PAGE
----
Four losses sound like ancient history because they are, but I also believe that like Mike Tyson in his prime, most of Silva's recent opponents were defeated before they ever stepped foot inside the cage. Imagine trying to train for the Brazilian and all you have to go on is his the UFC 101 laugher?

It's easy to get psyched out.

But that's not happening with Weidman. Maybe he's naive, or perhaps just young and dumb. But he's not going to haphazardly shoot in fear of getting tagged. He's going in there like a bulldozer -- full steam -- and dragging his foe to the ground. He certainly has the size to do it. Assuming the layoff and recent shoulder surgery don't betray his cardio, there is no reason to dismiss the possibility of an upset, and I won't

Nothing lasts forever, not even "The Spider's" web.

Final prediction: Weidman def. Silva via unanimous decision

145 lbs.: Frankie "The Answer" Edgar (15-4-1) vs. Charles "Do Bronx" Oliveira (16-3)

Nostradumbass predicts: Anyone else get the feeling that UFC really wants Frankie Edgar to get a win? He may be the best fighter to ever lose three in a row and to his credit, he's consistently faced the best competition in the world. And don't get me started on that Ben Henderson rematch.

In addition, there are worse things in the world than getting outstruck by Jose Aldo.

Anyway, I have a hard time building a legitimate case for Charles Oliveira. Not only was he submitted by Jim Miller, he got KTFO by Donald Cerrone and Cub Swanson. It's not like he's losing to scrubs, mind you, but he looked positively dreadful in the process.

It's a mental thing.

I'm pretty sure "Do Bronx" could submit any fighter in his weight class -- Edgar included -- but he gets rattled way too easily. The Brazilian works best when he controls the tempo and has a chance to work at his pace. I could easily see him getting frustrated by "The Answer's" peek-a-boo offense.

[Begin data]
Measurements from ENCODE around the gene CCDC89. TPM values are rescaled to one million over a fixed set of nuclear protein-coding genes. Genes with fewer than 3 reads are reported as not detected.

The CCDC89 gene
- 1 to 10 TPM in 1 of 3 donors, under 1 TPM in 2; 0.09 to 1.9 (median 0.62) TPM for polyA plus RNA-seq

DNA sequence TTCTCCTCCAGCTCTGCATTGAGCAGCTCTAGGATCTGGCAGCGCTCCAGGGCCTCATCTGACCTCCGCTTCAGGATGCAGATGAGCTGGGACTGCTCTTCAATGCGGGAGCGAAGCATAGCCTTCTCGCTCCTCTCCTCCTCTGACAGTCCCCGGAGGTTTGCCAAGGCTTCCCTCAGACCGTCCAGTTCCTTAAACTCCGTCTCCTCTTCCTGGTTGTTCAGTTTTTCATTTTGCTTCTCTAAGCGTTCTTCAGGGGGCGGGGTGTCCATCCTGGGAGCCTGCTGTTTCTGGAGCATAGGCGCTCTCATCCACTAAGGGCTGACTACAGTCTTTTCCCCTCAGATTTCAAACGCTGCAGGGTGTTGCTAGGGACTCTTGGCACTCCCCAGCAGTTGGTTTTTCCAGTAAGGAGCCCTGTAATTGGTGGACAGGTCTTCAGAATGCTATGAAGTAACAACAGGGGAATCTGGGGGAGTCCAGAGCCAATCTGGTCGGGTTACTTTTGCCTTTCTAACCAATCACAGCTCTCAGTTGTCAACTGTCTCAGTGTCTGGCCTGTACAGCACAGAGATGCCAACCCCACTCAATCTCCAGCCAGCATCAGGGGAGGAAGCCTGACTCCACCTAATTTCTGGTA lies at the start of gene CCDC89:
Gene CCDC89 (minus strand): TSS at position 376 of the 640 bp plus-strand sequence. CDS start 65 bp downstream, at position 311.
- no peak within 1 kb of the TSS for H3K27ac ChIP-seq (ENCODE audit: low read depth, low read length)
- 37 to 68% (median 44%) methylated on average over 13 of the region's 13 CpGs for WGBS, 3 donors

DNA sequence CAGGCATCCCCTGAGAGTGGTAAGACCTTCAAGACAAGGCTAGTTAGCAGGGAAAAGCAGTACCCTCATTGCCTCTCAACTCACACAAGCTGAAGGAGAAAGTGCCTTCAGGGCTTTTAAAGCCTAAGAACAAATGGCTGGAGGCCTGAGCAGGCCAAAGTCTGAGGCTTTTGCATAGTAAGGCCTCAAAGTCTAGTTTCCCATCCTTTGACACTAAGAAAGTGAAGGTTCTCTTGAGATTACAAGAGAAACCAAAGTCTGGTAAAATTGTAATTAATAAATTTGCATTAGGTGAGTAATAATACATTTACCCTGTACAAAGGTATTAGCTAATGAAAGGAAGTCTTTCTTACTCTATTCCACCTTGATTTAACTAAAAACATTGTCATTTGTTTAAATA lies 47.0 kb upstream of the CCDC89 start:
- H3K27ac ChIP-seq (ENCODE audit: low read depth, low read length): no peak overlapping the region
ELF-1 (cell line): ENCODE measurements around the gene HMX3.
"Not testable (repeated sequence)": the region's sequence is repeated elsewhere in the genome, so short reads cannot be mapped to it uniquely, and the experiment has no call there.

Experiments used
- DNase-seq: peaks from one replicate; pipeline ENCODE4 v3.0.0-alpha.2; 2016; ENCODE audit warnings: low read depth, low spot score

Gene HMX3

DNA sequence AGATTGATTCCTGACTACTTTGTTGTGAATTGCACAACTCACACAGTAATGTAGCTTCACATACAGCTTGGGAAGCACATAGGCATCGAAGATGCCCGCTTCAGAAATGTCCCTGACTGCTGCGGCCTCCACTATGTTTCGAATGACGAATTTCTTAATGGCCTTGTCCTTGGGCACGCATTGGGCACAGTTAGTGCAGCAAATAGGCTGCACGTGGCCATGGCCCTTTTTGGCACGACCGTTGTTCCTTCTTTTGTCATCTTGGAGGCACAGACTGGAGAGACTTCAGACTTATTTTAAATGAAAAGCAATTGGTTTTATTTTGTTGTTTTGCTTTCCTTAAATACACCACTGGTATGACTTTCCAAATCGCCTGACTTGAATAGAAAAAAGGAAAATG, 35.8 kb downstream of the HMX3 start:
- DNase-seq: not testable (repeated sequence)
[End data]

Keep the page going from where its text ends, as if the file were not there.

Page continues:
Even if it does go south, Edgar is much too wily to silver-platter one of his limbs.

I don't think it's insulting to Oliveira to call this Edgar's comeback fight, nor to indicate that it has been booked that way. Charlie's name still has a little pop to it and as far as his career trajectory goes, he really has nothing to lose here.

He's fighting one of the best guys to ever compete at 155 pounds and tomorrow night, Edgar starts a campaign to prove he's the cat's meow at 145, as well.

Final prediction: Edgar def. Oliveira via unanimous decision

185 lbs.: Roger Gracie (6-1) vs. Tim Kennedy (15-4)

Nostradumbass predicts: It's always difficult to fight the temptation to pick a fighter based on his name. After all, Roger Gracie is ... well, a Gracie, and he's capable of submitting anyone in the world, having tapped Ronaldo Souza, Fabricio Werdum and Robert Drysdale.

He's a bad dude.

How his success on the grappling circuit translates to wins inside the Octagon remains to be seen. Sure, he's already compiled a 6-1 record inside the cage, but submitting "names" of yesteryear, like Kevin Randleman and Trevor Prangley, don't really tell us much.

A knockout loss to Muhammed Lawal tells us he's better off at 185 pounds.

Gracie is a huge middleweight at 6'4" but keep in mind he was taken to the scorecards against Keith Jardine. That indicates to me that a crafty veteran with a Greg Jackson gameplan -- and Tim Kennedy fits the bill on both -- can weather the storm and try to do work.

And Kennedy is no dummy (he just has a big mouth).

The frisky Fort Bragg fighter is a formidable foe and to his credit, has hung in there with the best that Strikeforce had to offer, like the aforementioned "Jacare," as well as then-division champion Luke Rockhold. His cardio will be his greatest asset, as the towering Brazilian will likely fade in the latter part of the fight.

A quick tempo, as well as even quicker feet, keep Kenendy out of danger and let him escape "Sin City" on points.

Final prediction: Kennedy def. Gracie via split decision